The streak finally ended Sunday.
"Streak? I didn't know we had a record," said Jose Contreras, the losing pitcher in the White Sox's 6-2 loss to the Baltimore Orioles.
Contreras can be forgiven. A streak to him is a winning streak, like the 152 straight games his Cuban national team won in tournament competition over a 10-year period.
Now that was a streak. Not that the Sox's feat of having the lead in 37 straight games is exactly cigar ashes. After all, it is tied for the third-longest in major-league history, 11 short of the all-time mark held by the 1998 New York Yankees.
The Sox will have to settle for the record of most games holding a lead at the start of a season.
More disturbing than the end of the streak was a second straight loss for the Sox and their fourth in the last seven games.
The White Sox were in trouble after catcher Sal Fasanocalled up to replace injured Sammy Sosa on the Baltimore rosterled off the third inning with a home run.
It was Fasano's first major-league homer since September 2001. And when David Newhan hit his first home run of the season in the sixth inning, Contreras had dug too deep a hole for his struggling offense.
The end of their streak was a footnote to the Sox, who are more worried about keeping their lead over the Twins in the AL Central, which was reduced to five games Sunday.
"The only streaks I care about are winning streaks and losing streaks," manager Ozzie Guillen said. "It's nice to be in the book and be a part of that. It was a nice run. Hopefully we'll start another one. But the most important thing is winning and losing. That was a part of history and our history is not done yet."
Jermaine Dye and Carl Everett hit back-to-back homers in the seventh inning for the Sox's only offensive highlights. By then it was too late.
"It was a heck of a streak but not something the players worry about," Dye said. "We're just trying to win the game."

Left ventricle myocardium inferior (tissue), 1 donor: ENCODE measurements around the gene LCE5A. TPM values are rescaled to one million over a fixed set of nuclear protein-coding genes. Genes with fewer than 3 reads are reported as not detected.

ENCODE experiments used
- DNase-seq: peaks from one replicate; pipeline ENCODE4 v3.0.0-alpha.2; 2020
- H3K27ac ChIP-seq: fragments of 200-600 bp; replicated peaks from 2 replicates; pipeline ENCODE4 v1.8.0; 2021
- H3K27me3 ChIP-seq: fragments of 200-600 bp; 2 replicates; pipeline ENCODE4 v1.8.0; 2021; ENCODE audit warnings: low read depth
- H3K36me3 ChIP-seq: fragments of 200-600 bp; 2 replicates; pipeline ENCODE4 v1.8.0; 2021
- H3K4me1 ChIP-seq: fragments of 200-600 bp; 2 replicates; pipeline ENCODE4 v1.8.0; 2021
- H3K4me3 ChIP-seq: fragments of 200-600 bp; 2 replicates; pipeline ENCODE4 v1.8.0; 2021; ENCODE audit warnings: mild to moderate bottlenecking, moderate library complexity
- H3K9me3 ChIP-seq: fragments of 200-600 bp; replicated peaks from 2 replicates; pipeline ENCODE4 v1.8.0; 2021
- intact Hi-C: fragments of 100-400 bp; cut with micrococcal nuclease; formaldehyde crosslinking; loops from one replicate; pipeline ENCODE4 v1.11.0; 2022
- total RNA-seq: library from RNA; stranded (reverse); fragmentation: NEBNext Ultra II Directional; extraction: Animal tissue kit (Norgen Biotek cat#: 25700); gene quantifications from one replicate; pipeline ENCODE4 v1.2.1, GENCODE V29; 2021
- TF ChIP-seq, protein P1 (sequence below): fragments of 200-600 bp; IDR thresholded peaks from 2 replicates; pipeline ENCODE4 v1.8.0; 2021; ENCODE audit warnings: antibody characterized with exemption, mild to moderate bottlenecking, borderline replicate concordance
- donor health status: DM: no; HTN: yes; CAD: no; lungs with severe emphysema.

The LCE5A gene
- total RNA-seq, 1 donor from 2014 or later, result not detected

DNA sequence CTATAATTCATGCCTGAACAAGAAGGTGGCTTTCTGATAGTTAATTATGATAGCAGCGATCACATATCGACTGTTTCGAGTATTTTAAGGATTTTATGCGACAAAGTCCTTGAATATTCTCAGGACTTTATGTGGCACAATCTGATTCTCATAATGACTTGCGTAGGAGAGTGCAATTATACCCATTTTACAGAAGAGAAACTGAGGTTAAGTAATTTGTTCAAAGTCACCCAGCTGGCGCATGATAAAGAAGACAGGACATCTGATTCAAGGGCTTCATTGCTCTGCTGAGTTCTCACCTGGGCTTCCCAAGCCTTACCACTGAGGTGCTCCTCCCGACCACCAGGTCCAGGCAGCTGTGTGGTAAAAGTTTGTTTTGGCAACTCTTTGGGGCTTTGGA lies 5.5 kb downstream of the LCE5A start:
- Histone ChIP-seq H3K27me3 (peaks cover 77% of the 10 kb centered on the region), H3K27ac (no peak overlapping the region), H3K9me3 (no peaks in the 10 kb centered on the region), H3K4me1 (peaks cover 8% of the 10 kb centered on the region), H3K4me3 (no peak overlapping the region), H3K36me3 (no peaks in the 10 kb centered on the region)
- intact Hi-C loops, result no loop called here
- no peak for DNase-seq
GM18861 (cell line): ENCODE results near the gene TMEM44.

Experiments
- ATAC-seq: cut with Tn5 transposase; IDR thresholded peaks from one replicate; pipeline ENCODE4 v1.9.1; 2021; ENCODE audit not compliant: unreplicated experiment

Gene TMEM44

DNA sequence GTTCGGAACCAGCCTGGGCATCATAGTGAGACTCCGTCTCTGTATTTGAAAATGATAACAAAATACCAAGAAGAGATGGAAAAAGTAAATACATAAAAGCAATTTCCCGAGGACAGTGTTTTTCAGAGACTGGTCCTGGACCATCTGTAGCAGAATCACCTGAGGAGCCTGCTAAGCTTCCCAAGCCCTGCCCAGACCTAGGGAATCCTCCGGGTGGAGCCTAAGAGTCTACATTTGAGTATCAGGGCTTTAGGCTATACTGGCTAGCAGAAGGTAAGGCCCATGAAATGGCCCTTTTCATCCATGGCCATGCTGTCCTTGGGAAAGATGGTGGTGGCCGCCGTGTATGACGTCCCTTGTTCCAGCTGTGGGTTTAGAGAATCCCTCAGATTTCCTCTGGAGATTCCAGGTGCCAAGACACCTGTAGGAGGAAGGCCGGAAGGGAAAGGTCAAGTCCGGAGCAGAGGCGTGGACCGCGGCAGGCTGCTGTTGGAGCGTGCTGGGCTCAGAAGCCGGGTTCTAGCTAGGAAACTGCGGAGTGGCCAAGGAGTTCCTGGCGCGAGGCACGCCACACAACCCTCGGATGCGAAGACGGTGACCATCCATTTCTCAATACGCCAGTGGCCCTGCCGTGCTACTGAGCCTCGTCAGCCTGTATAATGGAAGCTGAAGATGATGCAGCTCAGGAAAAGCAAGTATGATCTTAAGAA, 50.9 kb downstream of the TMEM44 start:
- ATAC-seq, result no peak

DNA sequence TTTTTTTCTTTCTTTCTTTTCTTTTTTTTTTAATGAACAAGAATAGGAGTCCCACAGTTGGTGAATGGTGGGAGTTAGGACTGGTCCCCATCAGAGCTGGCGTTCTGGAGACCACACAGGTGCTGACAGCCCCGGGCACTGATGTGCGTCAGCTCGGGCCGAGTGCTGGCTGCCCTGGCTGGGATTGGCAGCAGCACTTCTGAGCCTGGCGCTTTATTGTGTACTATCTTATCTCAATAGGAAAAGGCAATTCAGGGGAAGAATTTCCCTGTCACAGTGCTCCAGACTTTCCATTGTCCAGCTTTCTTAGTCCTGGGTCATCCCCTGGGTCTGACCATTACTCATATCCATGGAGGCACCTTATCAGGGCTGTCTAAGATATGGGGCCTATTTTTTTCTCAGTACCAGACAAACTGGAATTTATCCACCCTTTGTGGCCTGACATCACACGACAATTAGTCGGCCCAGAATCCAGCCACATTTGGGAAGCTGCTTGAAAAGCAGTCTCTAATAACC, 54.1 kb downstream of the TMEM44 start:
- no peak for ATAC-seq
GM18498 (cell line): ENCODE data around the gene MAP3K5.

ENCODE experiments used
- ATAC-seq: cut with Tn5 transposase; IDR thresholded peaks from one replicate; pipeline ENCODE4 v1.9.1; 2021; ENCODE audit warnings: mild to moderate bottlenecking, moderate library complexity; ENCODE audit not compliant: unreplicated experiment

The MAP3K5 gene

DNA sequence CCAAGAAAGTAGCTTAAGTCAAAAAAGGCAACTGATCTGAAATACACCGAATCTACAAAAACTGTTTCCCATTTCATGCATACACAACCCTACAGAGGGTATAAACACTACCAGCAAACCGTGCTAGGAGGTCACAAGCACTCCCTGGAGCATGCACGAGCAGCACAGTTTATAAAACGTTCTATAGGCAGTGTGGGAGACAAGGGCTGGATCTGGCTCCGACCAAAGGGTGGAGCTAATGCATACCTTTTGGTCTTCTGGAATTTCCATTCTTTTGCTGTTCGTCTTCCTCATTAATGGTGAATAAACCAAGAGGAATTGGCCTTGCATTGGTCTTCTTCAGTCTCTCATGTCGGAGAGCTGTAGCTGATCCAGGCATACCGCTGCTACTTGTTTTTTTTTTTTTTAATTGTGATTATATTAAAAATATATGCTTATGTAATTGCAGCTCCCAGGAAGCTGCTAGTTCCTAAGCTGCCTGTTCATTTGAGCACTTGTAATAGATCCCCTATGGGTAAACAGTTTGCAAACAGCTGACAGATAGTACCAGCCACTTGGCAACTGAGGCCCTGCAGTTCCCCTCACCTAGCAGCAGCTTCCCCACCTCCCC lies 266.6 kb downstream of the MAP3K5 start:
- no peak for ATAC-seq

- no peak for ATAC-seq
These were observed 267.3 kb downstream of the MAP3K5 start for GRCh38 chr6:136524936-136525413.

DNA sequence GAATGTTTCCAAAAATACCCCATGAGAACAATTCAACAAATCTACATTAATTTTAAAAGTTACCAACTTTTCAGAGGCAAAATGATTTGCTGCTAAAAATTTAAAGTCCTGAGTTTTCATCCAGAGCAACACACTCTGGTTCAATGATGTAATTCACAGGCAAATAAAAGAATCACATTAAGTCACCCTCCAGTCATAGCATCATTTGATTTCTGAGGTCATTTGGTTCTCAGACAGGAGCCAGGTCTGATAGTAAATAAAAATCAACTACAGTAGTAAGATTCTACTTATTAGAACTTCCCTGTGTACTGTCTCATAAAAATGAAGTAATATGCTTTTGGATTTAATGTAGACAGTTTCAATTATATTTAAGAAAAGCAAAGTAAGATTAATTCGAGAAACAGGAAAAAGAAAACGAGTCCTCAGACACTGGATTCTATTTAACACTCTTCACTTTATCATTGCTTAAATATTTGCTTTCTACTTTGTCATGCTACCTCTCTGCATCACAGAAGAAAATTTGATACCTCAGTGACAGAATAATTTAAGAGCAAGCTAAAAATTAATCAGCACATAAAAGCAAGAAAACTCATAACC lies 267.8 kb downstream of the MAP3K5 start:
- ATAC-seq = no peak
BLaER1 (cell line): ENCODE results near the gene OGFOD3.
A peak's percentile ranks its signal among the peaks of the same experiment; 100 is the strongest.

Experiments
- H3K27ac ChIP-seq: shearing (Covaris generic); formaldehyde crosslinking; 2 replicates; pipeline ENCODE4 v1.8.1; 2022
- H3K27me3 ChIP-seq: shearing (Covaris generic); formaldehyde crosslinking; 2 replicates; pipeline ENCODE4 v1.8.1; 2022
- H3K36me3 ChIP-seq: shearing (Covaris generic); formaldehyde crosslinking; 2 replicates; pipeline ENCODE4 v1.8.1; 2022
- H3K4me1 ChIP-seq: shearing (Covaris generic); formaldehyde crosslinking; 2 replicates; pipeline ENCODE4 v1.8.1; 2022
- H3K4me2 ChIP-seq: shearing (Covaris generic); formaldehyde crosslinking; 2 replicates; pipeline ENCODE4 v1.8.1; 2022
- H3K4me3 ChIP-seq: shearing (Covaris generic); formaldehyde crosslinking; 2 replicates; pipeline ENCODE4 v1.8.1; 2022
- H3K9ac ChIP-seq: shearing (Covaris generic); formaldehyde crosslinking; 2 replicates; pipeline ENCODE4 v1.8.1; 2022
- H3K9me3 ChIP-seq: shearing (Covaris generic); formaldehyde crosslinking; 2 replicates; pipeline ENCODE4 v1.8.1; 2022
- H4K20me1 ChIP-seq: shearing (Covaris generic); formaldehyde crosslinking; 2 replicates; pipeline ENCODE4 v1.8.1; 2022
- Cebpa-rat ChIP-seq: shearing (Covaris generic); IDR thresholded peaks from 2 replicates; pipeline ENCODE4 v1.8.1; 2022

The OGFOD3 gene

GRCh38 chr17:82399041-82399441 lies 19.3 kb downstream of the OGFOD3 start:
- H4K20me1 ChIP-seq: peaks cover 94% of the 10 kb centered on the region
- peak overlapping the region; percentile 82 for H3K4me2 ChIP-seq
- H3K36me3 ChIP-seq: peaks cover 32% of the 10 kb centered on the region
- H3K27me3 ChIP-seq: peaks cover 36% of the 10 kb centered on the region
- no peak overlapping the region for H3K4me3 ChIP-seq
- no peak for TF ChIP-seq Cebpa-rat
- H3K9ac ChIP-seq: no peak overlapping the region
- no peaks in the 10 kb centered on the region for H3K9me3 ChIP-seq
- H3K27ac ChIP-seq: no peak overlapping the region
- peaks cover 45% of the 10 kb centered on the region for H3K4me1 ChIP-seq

Contreras (1-1) left in the seventh after giving up his final three runs, two of them scoring after he left.
"That's the best I've seen him throw," Guillen said. "He threw strikes, was attacking people and worked quicker. Every time he pitches we don't score many runs."
"The home run pitches stayed a little high," Contreras said through an interpreter, "but other than that, the pitches were where I wanted them to be."
The Orioles' three-run seventh looked more like a patented White Sox pitch-and-putt rally than one by the heavy-hitting Orioles.
With one out, Jay Gibbons doubled and pinch-runner Keith Reed scored on Fasano's single. After Jeff Fiorentino walked, Neal Cotts relieved. Cotts hit Brian Roberts with a pitch and gave up Newhan's sacrifice fly. Luis Vizcaino was summoned and should have been out of the inning, but third baseman Joe Crede fumbled a grounder and the bases were loaded.
Miguel Tejada then singled past Vizcaino into shallow center, scoring Fiorentino withthe third run. Roberts was was thrown out trying to score.
The White Sox offense was missing in action again, but Guillen credited Baltimore starter Erik Bedard with that.
"He kept our offense out of balance," Guillen said. "Sometimes you have to tip your hat to guys who pitch good."
An example of the struggling offense is Dye, who is hitting .200.
"I've never struggled like this early," he said. "It's weird, but everybody goes through it."